How to Prepare Your Fishing Line

By Aaron Kopf
Fishing image by philn99 from Fotolia.com

Fishing, like hunting, originated as a means of food collection. In the modern day of supermarkets and fast food, fishing is more of a hobby than a necessity. However it is important to properly set up your fishing line to have a relaxing day at the fishing pond. Weak knots, poorly attached bobbers and loose bait can sabotage your efforts to land that big lunker.

Tie on your hook. It is important to tie on your hook before adding weights or bobbers so that you know exactly how much line you have to work with. Begin by threading 4 inches of line (called the tag end) through the eye of the hook.

Wrap the tag end around the fishing line six times.

Insert the end of fishing line through the hoop you created just above the hook eye and then through the eye itself. Pull the line tight to cinch your knot. Snip away any leftover line.

Attach your bobber to the line approximately 12 to 18 inches above the hook. Most bobbers are attached by pressing the small button, thereby exposing small hooks on either end of the device. Run the fishing line under each hook and release the button to secure it in place. To adjust the bobber, push in the button slightly and slide it up and down the fishing line.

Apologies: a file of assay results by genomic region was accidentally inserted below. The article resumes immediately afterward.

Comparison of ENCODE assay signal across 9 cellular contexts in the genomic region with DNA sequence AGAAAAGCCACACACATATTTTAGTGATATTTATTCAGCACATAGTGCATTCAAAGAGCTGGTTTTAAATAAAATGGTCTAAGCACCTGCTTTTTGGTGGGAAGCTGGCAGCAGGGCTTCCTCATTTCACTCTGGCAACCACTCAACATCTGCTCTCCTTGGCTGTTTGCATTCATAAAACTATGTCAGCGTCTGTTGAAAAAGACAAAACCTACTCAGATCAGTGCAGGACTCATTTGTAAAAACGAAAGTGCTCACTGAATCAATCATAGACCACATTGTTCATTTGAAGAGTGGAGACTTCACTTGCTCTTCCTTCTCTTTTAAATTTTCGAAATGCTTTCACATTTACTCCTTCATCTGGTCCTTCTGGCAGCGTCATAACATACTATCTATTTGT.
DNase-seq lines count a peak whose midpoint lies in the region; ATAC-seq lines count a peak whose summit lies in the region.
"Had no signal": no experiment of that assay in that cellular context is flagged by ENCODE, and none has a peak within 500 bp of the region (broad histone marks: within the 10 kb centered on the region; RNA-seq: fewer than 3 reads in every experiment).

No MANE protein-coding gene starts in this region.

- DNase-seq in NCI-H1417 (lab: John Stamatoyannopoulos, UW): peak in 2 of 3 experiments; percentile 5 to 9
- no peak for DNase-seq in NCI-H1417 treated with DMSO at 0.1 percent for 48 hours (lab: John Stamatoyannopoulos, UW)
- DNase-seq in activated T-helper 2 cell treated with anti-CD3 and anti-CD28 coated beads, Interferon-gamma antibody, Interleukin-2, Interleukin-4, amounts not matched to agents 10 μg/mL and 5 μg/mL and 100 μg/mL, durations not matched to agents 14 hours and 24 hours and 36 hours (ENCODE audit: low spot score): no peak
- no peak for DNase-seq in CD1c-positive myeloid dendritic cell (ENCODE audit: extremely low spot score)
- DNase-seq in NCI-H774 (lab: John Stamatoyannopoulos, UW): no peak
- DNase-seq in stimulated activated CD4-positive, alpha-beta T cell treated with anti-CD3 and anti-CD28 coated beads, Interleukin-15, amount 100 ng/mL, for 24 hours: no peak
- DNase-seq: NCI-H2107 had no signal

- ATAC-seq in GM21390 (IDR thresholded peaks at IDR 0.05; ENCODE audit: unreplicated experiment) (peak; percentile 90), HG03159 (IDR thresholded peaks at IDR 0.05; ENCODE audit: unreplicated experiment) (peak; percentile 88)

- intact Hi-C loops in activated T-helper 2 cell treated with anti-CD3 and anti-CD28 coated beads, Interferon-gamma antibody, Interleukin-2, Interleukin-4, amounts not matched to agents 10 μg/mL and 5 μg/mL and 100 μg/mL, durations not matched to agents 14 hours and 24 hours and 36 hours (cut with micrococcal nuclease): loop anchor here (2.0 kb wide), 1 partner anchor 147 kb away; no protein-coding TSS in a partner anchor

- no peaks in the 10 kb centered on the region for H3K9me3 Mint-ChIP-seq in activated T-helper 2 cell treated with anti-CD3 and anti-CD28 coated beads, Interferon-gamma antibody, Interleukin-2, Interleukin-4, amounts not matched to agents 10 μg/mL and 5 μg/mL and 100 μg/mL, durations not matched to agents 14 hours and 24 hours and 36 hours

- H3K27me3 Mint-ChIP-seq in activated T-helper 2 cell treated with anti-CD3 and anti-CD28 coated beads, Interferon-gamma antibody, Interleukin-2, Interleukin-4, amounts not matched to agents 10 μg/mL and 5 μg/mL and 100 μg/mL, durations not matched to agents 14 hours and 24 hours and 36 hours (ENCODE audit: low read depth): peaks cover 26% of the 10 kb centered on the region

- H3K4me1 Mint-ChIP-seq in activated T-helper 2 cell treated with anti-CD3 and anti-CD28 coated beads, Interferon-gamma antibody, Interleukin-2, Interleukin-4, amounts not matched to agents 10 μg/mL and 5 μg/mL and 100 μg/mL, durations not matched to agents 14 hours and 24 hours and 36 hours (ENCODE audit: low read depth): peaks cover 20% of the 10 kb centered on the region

Attach a weight to the line 3 or 4 inches above the hook if using live fish for bait. The weight will prevent the bait from swimming too close to the surface. Most weights are attached by looping the line through grooves in the metal. Other weights are attached by running a loop of fishing line through the eyelet and then running the weight through the loop.

Attach your bait to the hook. Worms can be attached by inserting the hook into the end and pushing it through the length of the bait, or by spearing it through the side of the worm in three or four different places. Live fish should be hooked under the spine just before the dorsal fin.

Reel in your line until the bobber dangles a few inches below the end of your rod.

About the Author

Aaron Kopf graduated from the University of Central Arkansas with honors in 2009, holding a Bachelor of Arts in communication. While enjoying his time at college, Kopf was published in The Echo and Vortex magazine.